Appellate Division Cases
Most. Rashida Khatun………………….. Appellant.
Sakina Begum and others……………….. Respondents.
Mohammad Fazlul Karim J
Md. Jovnul Abedin J
Judgment Dated: 24th May 2007
The learned Single Judge of the High Court Division committed an error of law in discharging the Rule as a whole wherein the respondent did not claim any title and possession in the ‘Kha ‘ schedule land therefore, suit should have been partly decreed and the Rule should have been made absolute in part and this important aspect of the case has neither been considered by the Courts below nor by the High Court Division thereby a failure of justice has been caused……………. (4)
We also find substance in the point on which leave was granted. Accordingly, we hold that the plaintiff is entitled to relief in respect of R.S. Plot No.4831 having the homestead therein …………………….(10)
In view of the above discussion and reasoning, we find substance in the appeal. …………..(11)
Horendra Nath Nandi, Advocate instructed by Md. Nawab AH, Advocate-on-Record………………………. For the Appellant.
Abu Siddique, Advocate-on-Record. ………………For Respondent Nos. 1-2 and 5-10.
For Respondent Nos. 3-4 and………………………………None represented.
Civil Appeal No.243 of 2002
(From the judgment and order dated 24th day of July, 2001 passed by the High Court
Division in Civil Revision No.4746 of 1991).
Mohammad Fazlul Karim J. This Appeal, by leave, is directed against the impugned judgment and order dated 24.07.2001 passed by a Single Bench of the High Court Division in Civil Revision No.4746 of 1991 discharging the Rule affirming the judgment and decree dated 28.03.1988 in Title Appeal No.321 of 1974 by the Subordinate Judge, 2nd Court, Chittagong reversing those dated 27.09.1974 in Other Suit No.55 of 1972
by the Munsif, North Raozan, Chittagong decreeing the suit.
2. The plaintiff-appellant instituted Other Suit No.55 of 1972 in the Court of the then
Munsif at North Raozan, Chittagong against the respondents praying for declaration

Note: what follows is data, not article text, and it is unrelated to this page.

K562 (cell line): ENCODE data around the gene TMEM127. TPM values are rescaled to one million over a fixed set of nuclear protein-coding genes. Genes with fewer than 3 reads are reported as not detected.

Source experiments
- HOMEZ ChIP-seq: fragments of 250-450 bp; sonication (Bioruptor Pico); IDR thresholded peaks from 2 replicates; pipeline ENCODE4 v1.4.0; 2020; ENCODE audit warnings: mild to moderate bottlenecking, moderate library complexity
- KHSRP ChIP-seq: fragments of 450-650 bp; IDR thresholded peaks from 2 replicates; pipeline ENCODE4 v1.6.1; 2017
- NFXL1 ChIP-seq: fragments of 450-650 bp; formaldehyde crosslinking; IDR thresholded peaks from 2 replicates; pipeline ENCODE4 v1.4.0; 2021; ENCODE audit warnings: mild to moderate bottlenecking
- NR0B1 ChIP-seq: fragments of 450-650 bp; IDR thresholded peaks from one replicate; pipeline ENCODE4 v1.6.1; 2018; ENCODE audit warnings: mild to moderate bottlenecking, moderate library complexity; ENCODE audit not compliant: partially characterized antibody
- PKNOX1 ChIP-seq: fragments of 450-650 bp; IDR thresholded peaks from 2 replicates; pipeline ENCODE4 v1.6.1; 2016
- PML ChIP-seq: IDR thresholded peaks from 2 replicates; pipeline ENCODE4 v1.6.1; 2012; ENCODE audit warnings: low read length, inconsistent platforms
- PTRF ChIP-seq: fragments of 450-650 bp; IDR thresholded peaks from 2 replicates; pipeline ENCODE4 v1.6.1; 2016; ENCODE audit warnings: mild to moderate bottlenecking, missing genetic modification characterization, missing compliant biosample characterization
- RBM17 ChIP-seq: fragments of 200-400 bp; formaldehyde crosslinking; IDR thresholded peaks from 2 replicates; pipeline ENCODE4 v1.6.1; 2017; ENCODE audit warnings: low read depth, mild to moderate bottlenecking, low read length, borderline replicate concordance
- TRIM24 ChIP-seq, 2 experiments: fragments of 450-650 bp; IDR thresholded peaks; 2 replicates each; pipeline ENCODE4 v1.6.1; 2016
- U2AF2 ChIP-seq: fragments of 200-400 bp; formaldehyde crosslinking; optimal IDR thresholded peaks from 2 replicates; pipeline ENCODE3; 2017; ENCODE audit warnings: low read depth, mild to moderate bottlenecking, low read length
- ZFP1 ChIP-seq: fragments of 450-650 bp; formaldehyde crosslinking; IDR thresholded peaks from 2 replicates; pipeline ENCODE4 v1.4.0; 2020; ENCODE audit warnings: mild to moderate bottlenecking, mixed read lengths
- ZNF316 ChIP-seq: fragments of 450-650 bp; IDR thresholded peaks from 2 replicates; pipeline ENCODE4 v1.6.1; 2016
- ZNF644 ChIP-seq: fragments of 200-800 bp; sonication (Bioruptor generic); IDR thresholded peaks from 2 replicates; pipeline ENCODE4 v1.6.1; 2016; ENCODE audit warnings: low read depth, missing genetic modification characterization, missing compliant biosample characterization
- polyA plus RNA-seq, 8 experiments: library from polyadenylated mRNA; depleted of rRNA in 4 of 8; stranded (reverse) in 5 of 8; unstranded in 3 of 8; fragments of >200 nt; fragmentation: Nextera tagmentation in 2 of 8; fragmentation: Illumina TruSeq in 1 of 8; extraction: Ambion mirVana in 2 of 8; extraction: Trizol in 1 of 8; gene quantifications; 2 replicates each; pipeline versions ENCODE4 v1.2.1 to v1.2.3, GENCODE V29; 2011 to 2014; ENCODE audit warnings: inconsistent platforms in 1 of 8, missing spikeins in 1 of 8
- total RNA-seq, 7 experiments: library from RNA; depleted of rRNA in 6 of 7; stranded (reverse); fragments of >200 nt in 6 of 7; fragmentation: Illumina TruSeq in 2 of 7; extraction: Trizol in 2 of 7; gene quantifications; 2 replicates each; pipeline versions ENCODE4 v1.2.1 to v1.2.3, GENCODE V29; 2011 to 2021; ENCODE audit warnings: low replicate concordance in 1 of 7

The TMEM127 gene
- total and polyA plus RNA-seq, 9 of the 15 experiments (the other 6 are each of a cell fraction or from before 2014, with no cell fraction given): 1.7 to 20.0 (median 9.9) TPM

of title and recovery of khas possession of’Ka’ schedule land and also for declaration
of title and confirmation of possession in the ‘Kha1 schedule land along with other reliefs stating, inter-alia, that R.S. Plot Nos.4833 and 4831 originally belonged to Azimuddin Khalifa and both the plots comprised homestead and cartilage. Azimuddin Khalifa sold the said suit plots along with other lands to one Siddique Ahmed Chowdhury by a registered kabala dated 22.05.1904 vide Exhibit-3 and that Siddique Ahmed Chowdhury obtained possession and possessed for 7 years and then sold to Sarfunnessa by a registered kabala dated 22.03.1911 Exhibit-2(c). But the suit property was mortgaged in favour of one Abdul Hoque by a registered deed of mortgage dated 08.01.1897 by Azimuddin Khalifa. For this the mortgage suit No. 148 of 1926 was filed and the said suit was decreed on 12.09.1928, put the decree into execution and the suit property was sold in auction on 12.02.1931 and the decree-holder purchased the suit property. The sale was confirmed on 25.04.1931 in the name of Tozimul Ali. That one Noor Ahmed claiming through Tozimul Ali filed Other Suit No. 13 of 1966 against the plaintiff-appellant but ultimately that suit was compromised admitting the title and possession of the plaintiff-appellant vide Annexure-‘A’. That the defendant No.2 is the wife of defendant No. 1 and defendant Nos.3 and 4 are their sons. That they are men of desperate and dangerous in nature and during the war of liberation they with help of Noor Ahmed and local Chairman Abdul Wadud Chowdhury forcibly dispossessed the ‘Ka’ schedule land on